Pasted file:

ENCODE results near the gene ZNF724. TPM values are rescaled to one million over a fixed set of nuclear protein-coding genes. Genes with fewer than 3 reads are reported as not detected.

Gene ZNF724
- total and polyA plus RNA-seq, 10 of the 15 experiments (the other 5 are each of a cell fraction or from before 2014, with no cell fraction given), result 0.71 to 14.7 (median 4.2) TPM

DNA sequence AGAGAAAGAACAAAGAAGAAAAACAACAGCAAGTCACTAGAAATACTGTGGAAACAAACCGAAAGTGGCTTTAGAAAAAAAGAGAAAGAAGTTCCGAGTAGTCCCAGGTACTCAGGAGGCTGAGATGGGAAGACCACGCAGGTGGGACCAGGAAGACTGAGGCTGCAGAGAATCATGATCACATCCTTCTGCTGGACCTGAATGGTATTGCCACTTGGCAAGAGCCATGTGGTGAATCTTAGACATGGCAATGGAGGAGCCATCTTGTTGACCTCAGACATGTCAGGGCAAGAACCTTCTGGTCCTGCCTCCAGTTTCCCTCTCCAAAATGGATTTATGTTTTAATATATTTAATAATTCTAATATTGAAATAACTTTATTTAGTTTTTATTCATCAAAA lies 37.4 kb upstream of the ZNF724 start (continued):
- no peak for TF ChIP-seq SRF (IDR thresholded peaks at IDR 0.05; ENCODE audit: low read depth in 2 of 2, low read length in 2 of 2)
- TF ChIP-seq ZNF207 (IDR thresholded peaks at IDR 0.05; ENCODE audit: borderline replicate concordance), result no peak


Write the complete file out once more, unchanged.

ENCODE results near the gene ZNF724. TPM values are rescaled to one million over a fixed set of nuclear protein-coding genes. Genes with fewer than 3 reads are reported as not detected.

Gene ZNF724
- total and polyA plus RNA-seq, 10 of the 15 experiments (the other 5 are each of a cell fraction or from before 2014, with no cell fraction given), result 0.71 to 14.7 (median 4.2) TPM

DNA sequence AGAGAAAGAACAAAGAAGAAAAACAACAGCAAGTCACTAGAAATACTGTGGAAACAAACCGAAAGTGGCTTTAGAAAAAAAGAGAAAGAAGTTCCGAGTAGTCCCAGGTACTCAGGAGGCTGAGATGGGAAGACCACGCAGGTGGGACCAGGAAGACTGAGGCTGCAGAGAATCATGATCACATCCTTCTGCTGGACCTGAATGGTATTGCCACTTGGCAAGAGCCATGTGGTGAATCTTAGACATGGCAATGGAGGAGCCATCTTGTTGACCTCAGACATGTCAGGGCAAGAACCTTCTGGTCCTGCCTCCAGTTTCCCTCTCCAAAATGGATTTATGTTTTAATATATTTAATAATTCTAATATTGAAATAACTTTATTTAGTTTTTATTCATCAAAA lies 37.4 kb upstream of the ZNF724 start (continued):
- no peak for TF ChIP-seq SRF (IDR thresholded peaks at IDR 0.05; ENCODE audit: low read depth in 2 of 2, low read length in 2 of 2)
- TF ChIP-seq ZNF207 (IDR thresholded peaks at IDR 0.05; ENCODE audit: borderline replicate concordance), result no peak